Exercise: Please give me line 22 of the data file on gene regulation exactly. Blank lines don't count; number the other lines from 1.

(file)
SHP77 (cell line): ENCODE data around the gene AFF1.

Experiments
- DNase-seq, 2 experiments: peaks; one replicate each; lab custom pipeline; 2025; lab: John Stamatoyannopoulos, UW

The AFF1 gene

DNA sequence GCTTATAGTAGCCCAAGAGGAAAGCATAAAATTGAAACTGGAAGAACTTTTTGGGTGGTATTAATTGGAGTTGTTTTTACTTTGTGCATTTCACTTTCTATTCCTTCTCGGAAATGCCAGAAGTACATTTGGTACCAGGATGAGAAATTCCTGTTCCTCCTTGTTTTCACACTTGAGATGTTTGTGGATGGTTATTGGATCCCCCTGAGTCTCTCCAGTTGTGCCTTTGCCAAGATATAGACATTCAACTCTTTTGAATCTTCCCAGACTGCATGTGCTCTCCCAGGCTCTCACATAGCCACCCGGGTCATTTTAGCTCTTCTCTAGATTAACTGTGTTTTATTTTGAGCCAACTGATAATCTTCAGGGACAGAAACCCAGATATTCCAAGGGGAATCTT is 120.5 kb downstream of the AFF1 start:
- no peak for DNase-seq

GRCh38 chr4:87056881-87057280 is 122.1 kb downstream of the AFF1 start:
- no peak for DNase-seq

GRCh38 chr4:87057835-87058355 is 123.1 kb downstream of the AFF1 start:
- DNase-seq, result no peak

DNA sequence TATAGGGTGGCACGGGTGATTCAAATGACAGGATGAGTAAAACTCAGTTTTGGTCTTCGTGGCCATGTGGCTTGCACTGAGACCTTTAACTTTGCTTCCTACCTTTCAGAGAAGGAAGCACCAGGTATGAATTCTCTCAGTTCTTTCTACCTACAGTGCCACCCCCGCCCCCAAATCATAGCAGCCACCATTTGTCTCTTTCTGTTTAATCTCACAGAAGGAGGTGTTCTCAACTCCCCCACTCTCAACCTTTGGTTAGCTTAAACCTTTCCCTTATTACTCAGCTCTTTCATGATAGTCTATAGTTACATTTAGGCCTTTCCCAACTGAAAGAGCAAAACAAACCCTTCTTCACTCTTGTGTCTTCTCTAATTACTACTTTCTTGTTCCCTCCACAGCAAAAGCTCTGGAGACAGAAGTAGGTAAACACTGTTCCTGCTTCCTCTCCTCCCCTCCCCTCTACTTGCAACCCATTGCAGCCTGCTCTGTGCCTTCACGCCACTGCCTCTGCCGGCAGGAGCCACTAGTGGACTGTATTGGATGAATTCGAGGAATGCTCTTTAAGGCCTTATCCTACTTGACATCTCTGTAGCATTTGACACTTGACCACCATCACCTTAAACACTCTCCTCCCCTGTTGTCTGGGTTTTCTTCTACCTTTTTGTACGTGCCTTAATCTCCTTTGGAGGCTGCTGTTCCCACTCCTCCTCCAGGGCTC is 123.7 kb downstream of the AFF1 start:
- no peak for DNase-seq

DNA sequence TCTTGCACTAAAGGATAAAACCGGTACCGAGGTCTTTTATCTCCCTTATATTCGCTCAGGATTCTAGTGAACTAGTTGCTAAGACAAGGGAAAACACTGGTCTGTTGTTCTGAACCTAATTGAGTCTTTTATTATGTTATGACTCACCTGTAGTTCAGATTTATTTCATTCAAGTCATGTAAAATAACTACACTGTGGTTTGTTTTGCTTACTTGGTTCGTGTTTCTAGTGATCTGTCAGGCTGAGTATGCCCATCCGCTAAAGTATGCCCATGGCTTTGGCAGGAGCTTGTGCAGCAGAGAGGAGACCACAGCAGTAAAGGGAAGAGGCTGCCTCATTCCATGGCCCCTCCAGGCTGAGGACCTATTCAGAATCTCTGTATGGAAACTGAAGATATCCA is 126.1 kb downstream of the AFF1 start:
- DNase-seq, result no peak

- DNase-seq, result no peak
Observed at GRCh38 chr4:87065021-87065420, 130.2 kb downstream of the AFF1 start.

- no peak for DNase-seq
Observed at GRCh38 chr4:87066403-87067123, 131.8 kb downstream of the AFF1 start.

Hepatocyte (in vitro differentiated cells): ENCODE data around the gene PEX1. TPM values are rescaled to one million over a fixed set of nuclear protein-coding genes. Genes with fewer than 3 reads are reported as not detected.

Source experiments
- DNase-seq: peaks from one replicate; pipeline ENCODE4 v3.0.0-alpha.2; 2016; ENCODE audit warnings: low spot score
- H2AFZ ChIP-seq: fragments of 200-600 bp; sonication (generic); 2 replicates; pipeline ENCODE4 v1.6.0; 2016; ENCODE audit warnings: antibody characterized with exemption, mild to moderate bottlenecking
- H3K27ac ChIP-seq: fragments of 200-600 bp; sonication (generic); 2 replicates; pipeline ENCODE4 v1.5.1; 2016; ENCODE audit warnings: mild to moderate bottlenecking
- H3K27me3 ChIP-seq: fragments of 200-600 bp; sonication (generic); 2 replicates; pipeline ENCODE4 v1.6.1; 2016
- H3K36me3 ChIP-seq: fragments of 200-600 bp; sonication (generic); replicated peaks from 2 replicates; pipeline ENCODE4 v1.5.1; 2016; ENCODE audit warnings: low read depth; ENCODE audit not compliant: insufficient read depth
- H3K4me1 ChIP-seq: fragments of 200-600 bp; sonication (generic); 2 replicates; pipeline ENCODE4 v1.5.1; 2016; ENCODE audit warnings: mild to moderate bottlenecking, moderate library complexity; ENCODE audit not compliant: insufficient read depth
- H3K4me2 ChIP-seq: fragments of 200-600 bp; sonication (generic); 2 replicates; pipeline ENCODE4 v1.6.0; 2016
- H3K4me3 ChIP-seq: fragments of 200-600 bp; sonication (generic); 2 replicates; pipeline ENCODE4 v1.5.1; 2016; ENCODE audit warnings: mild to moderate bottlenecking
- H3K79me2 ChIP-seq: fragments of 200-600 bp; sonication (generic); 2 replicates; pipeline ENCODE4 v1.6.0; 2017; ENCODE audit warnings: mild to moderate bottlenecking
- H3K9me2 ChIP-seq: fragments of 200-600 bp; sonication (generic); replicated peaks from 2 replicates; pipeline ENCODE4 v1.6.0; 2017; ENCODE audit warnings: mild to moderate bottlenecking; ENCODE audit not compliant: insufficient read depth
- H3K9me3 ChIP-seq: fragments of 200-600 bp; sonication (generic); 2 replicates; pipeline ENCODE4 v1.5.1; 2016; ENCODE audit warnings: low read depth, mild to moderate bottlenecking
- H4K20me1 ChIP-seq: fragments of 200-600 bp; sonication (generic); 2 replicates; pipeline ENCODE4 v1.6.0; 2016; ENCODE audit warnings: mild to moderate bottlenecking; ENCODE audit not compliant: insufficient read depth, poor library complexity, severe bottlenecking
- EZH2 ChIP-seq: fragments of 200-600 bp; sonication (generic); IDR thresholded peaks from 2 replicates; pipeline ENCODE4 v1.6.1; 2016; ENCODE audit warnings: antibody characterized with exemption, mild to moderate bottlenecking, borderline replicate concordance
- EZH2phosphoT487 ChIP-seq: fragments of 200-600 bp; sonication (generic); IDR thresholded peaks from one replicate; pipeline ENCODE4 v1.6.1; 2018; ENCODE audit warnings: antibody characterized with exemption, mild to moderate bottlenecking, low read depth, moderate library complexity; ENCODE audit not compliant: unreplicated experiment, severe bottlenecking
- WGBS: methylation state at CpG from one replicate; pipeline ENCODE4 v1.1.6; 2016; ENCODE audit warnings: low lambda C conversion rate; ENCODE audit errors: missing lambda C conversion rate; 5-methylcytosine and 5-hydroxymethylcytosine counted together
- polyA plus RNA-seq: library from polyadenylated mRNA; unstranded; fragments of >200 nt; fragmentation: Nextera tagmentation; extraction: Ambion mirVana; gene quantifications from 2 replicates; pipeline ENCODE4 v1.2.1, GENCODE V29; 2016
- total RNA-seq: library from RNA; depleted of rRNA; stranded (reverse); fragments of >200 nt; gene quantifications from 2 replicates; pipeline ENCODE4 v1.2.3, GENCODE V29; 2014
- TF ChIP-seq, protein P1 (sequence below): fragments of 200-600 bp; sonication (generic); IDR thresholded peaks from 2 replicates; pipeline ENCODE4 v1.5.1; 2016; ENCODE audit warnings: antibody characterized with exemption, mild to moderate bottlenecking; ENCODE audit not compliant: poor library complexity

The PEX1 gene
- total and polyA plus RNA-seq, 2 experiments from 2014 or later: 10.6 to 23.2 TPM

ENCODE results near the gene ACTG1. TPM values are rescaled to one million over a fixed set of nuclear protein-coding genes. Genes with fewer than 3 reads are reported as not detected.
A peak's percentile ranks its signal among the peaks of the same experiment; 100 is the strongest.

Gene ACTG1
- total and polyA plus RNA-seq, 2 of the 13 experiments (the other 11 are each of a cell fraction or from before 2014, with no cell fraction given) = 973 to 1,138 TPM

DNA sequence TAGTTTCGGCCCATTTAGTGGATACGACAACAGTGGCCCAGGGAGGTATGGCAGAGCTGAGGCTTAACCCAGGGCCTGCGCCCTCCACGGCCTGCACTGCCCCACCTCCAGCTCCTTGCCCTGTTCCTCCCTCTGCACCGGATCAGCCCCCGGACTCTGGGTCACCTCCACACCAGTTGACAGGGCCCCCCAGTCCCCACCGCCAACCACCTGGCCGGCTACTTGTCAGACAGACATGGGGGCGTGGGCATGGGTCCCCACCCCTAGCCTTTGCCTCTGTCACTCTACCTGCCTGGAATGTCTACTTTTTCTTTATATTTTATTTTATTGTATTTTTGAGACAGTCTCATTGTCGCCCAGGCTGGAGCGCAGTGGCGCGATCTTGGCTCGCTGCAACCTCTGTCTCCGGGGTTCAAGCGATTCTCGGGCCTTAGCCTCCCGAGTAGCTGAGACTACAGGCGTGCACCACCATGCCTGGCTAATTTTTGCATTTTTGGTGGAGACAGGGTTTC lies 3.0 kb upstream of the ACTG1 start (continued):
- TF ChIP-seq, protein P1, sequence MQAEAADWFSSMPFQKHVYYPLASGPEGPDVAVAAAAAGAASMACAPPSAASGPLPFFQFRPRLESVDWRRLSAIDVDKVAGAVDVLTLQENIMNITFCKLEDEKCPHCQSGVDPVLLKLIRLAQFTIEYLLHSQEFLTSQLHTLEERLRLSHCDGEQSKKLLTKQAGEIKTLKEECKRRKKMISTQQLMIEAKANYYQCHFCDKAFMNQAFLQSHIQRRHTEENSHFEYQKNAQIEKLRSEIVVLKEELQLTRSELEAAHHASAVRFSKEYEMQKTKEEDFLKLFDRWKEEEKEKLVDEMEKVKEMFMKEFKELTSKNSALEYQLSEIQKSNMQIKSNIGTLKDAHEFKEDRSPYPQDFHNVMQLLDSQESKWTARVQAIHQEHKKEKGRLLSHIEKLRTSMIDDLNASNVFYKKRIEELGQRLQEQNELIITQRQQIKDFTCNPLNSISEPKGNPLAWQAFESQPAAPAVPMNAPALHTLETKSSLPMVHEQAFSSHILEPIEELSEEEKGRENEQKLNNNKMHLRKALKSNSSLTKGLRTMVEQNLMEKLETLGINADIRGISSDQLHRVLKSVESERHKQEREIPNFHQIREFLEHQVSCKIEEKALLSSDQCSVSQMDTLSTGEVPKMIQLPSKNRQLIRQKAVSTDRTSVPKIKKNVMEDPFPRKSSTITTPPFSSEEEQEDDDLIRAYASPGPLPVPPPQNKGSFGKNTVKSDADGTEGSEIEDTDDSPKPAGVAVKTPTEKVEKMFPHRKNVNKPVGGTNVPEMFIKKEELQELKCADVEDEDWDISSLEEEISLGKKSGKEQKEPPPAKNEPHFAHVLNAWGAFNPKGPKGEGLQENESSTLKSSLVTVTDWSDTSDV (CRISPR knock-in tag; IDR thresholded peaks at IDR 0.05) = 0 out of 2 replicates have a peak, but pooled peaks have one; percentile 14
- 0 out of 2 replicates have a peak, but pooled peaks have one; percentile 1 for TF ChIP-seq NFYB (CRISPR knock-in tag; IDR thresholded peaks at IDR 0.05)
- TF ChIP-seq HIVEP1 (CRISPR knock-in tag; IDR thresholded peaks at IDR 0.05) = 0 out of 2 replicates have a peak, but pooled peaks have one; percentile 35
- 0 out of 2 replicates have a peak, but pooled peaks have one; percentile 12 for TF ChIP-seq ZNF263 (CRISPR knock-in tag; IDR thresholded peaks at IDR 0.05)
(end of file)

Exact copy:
- H2AFZ ChIP-seq: fragments of 200-600 bp; sonication (generic); 2 replicates; pipeline ENCODE4 v1.6.0; 2016; ENCODE audit warnings: antibody characterized with exemption, mild to moderate bottlenecking